Leave it to Notre Dame to settle the controversy. Indeed, the Irish seemed to be in the center of almost everything despite not even playing of the title this year.

    When Miami and Notre Dame took the field for the 1990 game, it had already been announced that the annual series was cancelled for the foreseeable future. The consensus was that after losing 5 of 7 games to Miami - including a shutout and a 58-7 blowout - Notre Dame figured they could find a foe easier to beat than Miami. Notre Dame led through most of the game and took the lead for good on a great short pass play from Rick Mirer to the late Rodney Culver. Miami's 1990 title aspirations were as good as dead. Auburn beat Florida State in another close classic that put the Tigers back at #2. And continuing to both gain votes and play nobody of consequence was Nebraska, now up to five first-place votes. Alabama took Tennessee out of the running for good with a bailout in the final minute that looked like something out of the Auburn Miracle manual. Tennessee lined up for a long field goal that was blocked by Stacy Harrison and spun some thirty or so yards downfield. Moments later, the nation's best field goal kicker, Phillip Doyle, hit a game winner that turned Alabama's 0-3 start into a 3-3 record with momentum going forth.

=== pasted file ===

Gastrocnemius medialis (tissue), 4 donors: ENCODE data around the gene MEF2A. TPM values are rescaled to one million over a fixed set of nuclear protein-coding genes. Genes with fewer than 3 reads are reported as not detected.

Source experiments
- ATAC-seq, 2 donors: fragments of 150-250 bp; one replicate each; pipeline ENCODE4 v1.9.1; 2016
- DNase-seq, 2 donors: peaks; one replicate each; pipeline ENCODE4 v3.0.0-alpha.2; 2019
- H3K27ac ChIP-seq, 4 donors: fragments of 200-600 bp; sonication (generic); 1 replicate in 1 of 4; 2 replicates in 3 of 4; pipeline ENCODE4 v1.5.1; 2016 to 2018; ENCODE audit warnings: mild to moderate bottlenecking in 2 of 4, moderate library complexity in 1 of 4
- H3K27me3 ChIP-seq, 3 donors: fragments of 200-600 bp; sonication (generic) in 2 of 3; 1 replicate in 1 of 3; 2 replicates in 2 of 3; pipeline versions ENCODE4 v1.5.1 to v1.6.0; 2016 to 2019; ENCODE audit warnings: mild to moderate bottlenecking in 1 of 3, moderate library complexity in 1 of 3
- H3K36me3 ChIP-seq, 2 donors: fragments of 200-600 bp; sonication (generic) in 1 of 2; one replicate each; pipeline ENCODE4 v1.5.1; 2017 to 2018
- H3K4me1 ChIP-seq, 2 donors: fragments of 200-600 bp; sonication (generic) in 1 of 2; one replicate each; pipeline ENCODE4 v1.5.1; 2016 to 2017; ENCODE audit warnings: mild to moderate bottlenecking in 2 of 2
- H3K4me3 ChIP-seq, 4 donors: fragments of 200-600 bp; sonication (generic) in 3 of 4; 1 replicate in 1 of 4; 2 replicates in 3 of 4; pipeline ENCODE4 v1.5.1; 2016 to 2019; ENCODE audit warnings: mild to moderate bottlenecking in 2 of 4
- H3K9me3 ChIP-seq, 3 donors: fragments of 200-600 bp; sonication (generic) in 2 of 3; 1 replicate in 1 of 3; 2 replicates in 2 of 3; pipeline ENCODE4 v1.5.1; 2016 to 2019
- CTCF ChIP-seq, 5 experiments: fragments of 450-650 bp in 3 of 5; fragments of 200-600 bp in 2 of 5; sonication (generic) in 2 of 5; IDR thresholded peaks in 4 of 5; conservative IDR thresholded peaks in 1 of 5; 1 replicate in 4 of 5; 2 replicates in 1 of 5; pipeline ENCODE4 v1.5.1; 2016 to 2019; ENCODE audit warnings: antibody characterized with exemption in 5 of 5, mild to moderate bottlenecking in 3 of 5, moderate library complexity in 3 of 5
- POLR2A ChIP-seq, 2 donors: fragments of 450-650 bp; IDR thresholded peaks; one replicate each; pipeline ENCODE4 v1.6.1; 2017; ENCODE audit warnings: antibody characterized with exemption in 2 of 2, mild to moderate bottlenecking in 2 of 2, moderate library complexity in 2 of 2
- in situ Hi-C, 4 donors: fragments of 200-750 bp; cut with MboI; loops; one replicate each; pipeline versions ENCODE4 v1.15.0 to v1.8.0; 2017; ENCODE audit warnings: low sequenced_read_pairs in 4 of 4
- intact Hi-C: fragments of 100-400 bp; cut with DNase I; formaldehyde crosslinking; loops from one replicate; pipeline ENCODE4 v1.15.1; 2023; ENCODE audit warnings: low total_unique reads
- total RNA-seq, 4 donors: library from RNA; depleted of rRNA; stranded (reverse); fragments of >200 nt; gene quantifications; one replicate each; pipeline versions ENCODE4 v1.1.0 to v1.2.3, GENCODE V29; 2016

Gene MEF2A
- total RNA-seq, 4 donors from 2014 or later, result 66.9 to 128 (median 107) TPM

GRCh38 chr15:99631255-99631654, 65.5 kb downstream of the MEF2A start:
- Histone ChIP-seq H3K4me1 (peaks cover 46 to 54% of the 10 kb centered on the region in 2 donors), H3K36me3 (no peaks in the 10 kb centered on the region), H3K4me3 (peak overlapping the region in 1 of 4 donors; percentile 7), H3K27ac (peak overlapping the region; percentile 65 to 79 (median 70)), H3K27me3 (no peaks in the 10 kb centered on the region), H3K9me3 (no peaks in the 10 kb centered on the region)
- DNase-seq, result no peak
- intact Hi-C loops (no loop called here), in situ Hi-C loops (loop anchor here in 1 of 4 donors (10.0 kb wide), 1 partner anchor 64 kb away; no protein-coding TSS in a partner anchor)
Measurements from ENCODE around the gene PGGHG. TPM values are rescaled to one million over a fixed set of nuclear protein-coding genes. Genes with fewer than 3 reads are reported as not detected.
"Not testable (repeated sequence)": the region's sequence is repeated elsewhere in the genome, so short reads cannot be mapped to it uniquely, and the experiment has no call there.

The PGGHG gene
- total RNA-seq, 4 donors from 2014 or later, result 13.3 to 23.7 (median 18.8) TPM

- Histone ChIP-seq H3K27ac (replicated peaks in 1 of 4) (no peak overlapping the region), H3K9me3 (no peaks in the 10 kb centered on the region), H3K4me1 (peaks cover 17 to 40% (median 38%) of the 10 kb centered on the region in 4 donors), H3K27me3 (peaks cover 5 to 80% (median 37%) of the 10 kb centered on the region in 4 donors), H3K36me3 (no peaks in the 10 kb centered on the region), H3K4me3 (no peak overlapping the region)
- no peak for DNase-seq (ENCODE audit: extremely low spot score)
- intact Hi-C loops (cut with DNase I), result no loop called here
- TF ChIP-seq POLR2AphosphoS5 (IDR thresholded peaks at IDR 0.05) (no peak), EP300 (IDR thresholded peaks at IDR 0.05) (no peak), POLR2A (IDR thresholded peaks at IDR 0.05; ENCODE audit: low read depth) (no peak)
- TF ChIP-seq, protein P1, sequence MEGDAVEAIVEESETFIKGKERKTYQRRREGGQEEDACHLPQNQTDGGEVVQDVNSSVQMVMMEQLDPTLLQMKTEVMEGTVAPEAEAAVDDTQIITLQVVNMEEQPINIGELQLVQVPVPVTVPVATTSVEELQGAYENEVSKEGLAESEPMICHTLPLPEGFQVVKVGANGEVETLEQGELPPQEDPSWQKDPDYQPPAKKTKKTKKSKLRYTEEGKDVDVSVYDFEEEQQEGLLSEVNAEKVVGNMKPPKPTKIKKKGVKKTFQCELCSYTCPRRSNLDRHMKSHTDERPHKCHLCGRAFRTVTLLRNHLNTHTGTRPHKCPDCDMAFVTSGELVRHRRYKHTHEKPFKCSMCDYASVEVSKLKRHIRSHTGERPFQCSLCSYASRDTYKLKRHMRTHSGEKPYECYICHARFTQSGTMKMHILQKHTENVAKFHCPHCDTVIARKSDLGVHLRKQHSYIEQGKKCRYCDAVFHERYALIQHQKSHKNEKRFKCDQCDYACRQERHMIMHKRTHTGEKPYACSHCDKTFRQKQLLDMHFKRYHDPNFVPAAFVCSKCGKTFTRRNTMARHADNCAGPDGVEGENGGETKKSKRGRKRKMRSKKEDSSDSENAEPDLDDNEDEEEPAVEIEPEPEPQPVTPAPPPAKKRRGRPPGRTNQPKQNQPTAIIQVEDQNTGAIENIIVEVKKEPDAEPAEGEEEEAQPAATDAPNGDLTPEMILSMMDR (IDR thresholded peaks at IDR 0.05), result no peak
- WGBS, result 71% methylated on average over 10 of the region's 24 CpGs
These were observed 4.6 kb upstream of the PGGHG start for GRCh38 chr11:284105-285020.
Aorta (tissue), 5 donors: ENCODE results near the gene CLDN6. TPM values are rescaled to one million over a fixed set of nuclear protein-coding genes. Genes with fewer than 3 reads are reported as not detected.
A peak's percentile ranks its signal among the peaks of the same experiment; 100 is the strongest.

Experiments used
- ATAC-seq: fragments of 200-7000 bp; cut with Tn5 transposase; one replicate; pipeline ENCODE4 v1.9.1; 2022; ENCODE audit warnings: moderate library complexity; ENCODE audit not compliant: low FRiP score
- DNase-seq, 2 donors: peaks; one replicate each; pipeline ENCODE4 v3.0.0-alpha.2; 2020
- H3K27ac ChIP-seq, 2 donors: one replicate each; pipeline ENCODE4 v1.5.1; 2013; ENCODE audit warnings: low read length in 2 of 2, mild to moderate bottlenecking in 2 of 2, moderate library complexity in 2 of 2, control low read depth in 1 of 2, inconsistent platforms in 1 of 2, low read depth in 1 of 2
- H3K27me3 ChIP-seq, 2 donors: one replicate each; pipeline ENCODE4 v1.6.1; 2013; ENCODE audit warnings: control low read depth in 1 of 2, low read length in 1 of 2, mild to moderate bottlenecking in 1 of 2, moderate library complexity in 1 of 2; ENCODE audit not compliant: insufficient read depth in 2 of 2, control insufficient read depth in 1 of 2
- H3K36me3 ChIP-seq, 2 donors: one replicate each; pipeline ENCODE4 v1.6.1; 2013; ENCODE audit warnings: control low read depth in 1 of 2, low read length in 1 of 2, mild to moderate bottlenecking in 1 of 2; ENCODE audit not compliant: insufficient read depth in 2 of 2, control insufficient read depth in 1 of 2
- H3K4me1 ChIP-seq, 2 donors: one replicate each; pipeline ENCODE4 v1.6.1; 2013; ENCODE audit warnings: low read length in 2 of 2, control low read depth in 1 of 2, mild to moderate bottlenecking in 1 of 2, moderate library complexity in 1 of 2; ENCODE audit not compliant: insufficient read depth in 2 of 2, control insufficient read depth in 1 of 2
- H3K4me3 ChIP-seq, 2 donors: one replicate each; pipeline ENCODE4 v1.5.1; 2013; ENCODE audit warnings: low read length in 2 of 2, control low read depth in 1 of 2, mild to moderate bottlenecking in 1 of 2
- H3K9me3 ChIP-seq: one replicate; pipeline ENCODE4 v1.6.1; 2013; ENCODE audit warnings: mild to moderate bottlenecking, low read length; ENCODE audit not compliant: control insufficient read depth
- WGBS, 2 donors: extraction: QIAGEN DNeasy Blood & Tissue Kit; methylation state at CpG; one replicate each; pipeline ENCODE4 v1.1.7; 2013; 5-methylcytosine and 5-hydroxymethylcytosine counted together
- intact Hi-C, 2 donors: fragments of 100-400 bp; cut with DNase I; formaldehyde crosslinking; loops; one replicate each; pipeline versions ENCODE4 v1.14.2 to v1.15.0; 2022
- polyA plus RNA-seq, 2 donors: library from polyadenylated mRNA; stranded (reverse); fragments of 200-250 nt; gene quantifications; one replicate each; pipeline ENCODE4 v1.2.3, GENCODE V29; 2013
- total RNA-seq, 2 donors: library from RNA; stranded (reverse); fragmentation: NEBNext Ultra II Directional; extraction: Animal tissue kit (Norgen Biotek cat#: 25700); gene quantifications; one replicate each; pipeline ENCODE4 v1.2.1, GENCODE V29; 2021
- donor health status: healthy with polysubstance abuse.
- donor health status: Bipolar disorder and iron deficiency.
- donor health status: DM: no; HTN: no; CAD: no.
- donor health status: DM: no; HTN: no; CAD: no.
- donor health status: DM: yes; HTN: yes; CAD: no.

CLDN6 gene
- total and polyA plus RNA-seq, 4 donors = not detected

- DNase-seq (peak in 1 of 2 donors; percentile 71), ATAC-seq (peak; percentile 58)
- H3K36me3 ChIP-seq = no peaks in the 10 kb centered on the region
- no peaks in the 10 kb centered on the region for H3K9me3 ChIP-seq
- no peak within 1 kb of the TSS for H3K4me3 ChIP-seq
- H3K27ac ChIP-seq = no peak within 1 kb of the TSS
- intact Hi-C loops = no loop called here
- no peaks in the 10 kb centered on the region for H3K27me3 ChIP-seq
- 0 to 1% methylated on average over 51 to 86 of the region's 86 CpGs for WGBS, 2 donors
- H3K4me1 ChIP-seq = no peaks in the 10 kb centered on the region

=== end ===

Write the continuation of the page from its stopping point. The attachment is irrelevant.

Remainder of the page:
One week later, Auburn once again survived the third game they should have lost, blocking a Miss State PAT to preserve a 17-16 victory. Virginia continued to hold the top spot, but the close call dropped Auburn to #4 behind Notre Dame and the quickly ascending Nebraska. The entire season would come to a head the following Saturday, November 3.